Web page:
I think, just like a lot of people, plus the economy, plus Papatūānuku, I was feeling quite burnt out. I'd had an insanely busy 18 months previously, touring Poūkahangatus, editing and publishing Sport, working full time, with two part time jobs and multiple other commissions and hustles on top of that, and a bunch of appearances and social obligations I had convinced myself I needed to go, that it doubled as work too. I literally would go weeks and weeks and weeks without a day off, hardly saw my family, and I literally thought that was okay and that was the vibe cos that's how so many of my artist mates were having to work to make ends meet too.

So I just had this real weird sense of dread and borderline despair when I tweeted that. I was like, it's only January and I'm over it. I was like lol, collapse already, cos I could see that the lives so many of us are leading under capitalism just aren't sustainable, or happy.

But then I also knew that astrologically Saturn and Capricorn and Pluto were gonna be on one, which means basically the whole year is gonna be fully cooked.

But Saturn is at home in Capricorn, and it's the sign of the teacher/of hard lessons but also of transformation and rebirth. COVID-19 has come along to highlight what is wrong with our society, our weaknesses forcing us to address them, and change. Because if we don't do it, and resist change, Saturn's gonna keep serving our ass to us and hammering our thick homosapien skulls until we learn our lesson. We exist on a continuum and we can't go back to the way things were before, we have to go forward.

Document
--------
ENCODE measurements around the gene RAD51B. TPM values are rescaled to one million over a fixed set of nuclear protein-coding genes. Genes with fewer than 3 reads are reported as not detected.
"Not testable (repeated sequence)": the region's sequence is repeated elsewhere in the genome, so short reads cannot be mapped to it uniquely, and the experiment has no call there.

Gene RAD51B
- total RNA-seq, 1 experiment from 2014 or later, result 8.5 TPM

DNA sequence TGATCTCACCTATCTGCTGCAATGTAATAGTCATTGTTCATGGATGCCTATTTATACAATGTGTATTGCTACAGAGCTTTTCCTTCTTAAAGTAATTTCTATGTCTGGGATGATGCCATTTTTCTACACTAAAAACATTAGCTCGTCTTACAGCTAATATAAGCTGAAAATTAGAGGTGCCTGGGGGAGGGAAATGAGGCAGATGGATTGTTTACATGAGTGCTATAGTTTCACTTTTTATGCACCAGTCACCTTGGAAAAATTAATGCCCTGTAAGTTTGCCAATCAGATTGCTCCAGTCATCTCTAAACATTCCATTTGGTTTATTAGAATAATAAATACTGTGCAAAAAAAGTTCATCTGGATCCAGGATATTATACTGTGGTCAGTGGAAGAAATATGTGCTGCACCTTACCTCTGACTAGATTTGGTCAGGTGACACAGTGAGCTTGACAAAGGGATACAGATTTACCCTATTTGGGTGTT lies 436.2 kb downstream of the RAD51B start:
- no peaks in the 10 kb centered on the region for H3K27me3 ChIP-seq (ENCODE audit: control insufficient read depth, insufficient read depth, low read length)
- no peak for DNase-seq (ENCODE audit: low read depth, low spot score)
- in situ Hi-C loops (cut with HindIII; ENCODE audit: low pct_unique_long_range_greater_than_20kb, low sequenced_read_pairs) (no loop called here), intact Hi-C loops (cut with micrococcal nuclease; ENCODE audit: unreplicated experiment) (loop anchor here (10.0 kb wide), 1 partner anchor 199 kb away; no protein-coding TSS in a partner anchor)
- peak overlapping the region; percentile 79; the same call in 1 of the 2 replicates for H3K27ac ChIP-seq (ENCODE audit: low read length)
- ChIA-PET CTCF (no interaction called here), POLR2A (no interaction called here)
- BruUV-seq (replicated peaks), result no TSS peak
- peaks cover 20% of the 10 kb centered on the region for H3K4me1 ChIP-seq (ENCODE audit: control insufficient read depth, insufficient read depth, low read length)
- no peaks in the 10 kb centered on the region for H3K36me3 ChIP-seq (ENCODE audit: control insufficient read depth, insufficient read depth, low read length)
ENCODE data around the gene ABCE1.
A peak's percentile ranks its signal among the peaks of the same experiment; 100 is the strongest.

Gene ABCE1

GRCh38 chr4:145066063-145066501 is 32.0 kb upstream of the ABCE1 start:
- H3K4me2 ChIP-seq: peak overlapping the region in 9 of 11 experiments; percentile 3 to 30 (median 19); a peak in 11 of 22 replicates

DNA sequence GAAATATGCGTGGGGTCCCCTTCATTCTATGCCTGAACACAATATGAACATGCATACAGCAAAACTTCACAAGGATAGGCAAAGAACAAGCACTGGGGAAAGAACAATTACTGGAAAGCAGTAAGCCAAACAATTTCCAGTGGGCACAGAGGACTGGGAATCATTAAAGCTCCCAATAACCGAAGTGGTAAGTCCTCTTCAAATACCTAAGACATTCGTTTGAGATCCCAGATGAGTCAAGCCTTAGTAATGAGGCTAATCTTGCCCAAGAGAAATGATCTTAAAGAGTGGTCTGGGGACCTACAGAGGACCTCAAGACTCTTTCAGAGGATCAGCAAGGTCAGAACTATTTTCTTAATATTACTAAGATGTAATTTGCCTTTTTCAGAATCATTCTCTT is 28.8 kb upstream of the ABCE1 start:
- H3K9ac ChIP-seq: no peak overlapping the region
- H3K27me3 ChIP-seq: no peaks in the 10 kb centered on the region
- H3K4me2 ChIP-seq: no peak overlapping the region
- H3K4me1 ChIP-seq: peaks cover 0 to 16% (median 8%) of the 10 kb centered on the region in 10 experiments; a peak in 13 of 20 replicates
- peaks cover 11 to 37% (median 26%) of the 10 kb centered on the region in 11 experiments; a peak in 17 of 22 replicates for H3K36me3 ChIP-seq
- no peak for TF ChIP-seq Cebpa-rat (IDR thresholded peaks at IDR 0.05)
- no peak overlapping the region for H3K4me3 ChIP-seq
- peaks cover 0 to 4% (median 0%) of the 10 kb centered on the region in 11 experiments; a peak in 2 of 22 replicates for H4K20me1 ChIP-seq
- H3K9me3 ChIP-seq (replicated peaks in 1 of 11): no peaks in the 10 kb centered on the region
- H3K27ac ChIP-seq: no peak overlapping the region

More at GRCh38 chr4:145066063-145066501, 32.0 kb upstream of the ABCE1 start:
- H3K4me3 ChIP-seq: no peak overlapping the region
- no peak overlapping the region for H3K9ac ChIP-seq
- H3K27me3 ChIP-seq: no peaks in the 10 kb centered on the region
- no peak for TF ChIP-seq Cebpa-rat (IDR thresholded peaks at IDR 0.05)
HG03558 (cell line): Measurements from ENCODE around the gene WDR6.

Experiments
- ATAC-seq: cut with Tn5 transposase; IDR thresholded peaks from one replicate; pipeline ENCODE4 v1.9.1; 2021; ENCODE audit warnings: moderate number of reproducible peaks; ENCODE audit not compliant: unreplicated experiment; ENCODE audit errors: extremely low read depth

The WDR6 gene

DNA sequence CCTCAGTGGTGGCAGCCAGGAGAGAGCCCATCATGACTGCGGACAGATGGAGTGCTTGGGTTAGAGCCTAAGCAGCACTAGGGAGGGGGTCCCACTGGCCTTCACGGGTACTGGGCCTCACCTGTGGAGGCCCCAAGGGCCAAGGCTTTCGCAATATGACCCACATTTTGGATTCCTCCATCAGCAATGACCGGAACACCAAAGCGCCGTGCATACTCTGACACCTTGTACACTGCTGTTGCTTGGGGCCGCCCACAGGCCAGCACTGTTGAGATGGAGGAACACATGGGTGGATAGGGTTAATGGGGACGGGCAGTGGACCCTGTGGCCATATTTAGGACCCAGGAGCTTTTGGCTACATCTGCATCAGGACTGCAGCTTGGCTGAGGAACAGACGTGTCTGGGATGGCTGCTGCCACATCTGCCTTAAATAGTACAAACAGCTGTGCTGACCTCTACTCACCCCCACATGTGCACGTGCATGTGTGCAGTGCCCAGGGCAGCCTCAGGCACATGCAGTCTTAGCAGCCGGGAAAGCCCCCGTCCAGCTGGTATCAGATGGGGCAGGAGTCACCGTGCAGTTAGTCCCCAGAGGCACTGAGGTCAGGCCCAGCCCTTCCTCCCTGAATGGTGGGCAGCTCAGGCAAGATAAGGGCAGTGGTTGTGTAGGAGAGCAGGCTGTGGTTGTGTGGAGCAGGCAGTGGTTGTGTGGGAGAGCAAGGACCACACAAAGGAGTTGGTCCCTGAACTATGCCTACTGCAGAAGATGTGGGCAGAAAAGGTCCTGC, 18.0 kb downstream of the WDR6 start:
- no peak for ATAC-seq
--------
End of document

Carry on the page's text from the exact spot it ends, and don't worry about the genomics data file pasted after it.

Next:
What does your ideal post-COVID-19 world look like?

I personally want some technological Kaupapa Māori indigenous futurism where we work smarter not harder for the collective good that values art, fun, sustainability, equality and taking care of earth and each other. Ihumātao was my first irl glimpse of the kind of society/koha economy I can see, it was so chill and efficient!

What are you reading at the moment?

Joy lent me Emily Perkins' first book of short stories, Not Her Real Name.

Are you enjoying it? Why?

Yes because Emily Perkins is iconic.

Which literary character do you most identify with?

There's this character called Heather Wolfe in this novel called Starting Out in the Evening by Brian Morton. She's an ambitious 24-year-old writer doing her masters thesis in New York and she's brilliant, and pretentiously self-conscious about it. She has all these sort of, wonderfully horrifying confessions, like how she always wanted every teacher she ever had to be in love with her and single her out, and that she genuinely believes you can go from pleasure to pleasure in life if you are lucky enough.

Even though I'm not consciously aware of ever having these thoughts myself, every time I read one, I feel a quick hot shame, like I'm being read for filth. And even though she's Daisy Buchanan-esque, quite careless and monstrous, I admire her. I think we have a kinship.

I'm a humble Māori girl tho.

Hardback or Paperback?


Best thing about working from home?

Mornings are so soulless to me. Now I can pretty much avoid them if I want to and work right into the night with a whiskey, like a real writer.

Hardest part about working from home?

No one sees my outfits.

Black or white coffee?

I don't really drink coffee. I go through periods of drinking coffee for like two weeks, but then I feel like I need to go to rehab.